In total, 3,155 photos were downloaded. We kept only photos of male candidates as fWHR ratio approach is applicable only to male counterparts. Unfortunately, very few (about 5-8%) of candidates from party lists have photos. Thus, we restrict our analysis to candidates from single-mandate districts (majorytarnyky). Our final sample is 2,637 candidates, which is dominated by self-nominated candidates (60%). The second most represented is pro-presidential party Sluga Narodu, followed by Batkivschyna.
Figure 2: MP Candidates’ Masculinity by Major Parties
The first observation in our analysis is that the average fWHR of Ukrainian MP candidates (i.e. 2.15) is slightly higher than the average fWHR of US Presidents (i.e. 2) that is documented in the research about the US mentioned above.
Figure 2 shows MP candidates’ masculinity by the party that they are affiliated with. The analysis focuses on the top 12 parties in Ukraine. We observe that Svoboda political party includes the highest percentage of candidates with high masculine features, which is consistent with the political beliefs of this party. In fact, this political party ideology is focused on Ukraine as one of geopolitical centres of Europe.
Opposition Block and Gromadyanska Positsiya (Civic Position) show the lowest measures of candidates’ masculinity. These parties have no radical ideas in their programs and position themselves as peaceful and caring for people, Among other less aggressive parties are pro-presidential Sluga Narodu and Vakarchuk’s Golos.
Figure 3: Electoral districts in Ukraine
We next move to the discussion of fWHR index differences across Ukrainian regions. Figure 3 shows that candidates that share the most masculine features are based in Western Ukraine. In particular, Chernivtsi, Rivne, Ivano-Frankivsk and Zakarpattya regions are in top 5. In contrast, the lowest average masculine index is observed in Eastern Ukraine, with Luhansk region concluding the list. These differences de-facto resemble Figure 2 scores: Svoboda has more candidates in the West while the Opposition Block is more supported in the Eastern Ukraine.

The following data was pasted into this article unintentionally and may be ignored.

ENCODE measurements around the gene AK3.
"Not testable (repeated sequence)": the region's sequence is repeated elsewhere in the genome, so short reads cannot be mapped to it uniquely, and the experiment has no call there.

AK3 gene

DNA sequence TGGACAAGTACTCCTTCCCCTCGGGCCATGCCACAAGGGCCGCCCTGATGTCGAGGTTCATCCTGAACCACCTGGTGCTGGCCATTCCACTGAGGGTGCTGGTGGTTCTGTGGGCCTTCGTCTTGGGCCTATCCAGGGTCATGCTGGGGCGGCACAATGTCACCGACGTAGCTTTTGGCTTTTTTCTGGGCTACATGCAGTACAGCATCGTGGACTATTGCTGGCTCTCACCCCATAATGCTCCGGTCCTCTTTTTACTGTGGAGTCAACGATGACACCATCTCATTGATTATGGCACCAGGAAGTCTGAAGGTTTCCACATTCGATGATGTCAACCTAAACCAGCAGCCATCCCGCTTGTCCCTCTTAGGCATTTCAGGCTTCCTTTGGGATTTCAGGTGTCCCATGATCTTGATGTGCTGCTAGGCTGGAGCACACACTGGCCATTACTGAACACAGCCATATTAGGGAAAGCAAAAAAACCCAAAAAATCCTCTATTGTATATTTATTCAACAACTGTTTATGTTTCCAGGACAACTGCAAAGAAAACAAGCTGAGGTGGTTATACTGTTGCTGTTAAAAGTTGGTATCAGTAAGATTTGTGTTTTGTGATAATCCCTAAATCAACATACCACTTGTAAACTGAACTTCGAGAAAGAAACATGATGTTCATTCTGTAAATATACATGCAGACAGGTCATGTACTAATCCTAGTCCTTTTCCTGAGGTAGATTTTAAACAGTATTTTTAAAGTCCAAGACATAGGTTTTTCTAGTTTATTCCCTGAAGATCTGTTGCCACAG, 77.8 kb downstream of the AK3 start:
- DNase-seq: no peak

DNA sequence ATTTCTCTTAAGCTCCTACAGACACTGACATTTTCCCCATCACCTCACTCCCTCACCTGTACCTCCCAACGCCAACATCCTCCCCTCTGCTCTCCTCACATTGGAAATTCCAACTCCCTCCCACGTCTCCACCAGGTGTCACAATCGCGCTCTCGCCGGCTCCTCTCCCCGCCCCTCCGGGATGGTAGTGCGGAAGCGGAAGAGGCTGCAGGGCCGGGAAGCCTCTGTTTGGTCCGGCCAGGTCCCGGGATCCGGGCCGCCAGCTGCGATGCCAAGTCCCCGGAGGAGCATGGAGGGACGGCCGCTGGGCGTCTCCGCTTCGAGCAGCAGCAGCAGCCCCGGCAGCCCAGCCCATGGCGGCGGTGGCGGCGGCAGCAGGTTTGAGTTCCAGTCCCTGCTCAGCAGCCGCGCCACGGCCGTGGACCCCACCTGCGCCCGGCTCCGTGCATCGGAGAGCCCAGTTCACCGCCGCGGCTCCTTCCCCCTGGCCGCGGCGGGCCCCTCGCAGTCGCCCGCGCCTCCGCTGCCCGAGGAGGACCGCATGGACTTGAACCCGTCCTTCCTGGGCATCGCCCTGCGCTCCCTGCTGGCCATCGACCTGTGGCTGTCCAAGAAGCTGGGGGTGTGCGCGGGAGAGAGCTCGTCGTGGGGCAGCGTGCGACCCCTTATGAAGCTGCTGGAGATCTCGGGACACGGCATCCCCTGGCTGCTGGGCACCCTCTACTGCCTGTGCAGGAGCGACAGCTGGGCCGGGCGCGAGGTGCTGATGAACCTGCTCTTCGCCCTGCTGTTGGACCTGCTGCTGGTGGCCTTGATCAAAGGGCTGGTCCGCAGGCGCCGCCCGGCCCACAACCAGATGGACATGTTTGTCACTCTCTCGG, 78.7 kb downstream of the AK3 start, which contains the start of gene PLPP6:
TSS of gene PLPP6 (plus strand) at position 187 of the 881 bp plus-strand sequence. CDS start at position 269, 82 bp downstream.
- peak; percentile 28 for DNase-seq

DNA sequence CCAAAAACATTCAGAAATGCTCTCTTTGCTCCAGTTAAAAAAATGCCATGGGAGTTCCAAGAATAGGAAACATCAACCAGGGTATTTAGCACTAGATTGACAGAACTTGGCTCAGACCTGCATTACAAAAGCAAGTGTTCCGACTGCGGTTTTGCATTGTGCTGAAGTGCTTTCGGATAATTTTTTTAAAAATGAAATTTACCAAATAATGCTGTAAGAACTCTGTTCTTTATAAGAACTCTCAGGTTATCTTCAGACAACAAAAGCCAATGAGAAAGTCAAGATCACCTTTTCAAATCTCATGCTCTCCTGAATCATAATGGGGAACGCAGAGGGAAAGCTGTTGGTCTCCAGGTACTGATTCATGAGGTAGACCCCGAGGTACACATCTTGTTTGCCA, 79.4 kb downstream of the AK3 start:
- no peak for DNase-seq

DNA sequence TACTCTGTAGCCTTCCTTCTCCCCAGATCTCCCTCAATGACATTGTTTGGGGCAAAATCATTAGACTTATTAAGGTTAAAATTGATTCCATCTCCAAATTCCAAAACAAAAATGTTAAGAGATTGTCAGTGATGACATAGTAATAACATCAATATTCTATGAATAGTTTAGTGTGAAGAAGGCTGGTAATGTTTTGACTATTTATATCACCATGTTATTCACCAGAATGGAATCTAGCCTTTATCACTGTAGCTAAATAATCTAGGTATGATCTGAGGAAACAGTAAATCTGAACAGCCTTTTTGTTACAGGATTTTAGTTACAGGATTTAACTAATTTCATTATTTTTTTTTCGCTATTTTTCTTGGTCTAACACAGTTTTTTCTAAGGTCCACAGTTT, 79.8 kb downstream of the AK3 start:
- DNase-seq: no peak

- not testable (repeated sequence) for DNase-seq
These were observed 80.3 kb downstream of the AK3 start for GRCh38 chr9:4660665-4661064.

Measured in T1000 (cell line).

Recent polls suggest that Sluga Narodu is likely to get the majority of votes (42-52%). Among other leaders are Opposition Platform – Za Zhyttya (10-13%), European Solidarity (8%), Batkivshchyna (6-7%), Golos (4-9%). If we extrapolate results of the US scholars into Ukrainian data one can argue that the future Ukrainian parliament is less likely to have an achievement drive. In other words, decision-making would be more dependent on circumstances and one would expect numerous discussions before major decisions are made. However, one has to bear in mind that in this article we look only at majoritarian candidates who fill in slightly less than a half of parliamentary seats.
Ukranian parties offer voters plenty of choices, including how their candidates look. Would Ukrainians choose “tough-looking” European Solidarity or “peace-oriented” Opposition Block? While we are awaiting the results of elections this Sunday, our analysis paints an early portrait of politicians who could populate the parliament in the nearest future.
The authors do not work for, consult to, own shares in or receive funding from any company or organization that would benefit from this article, and have no relevant affiliations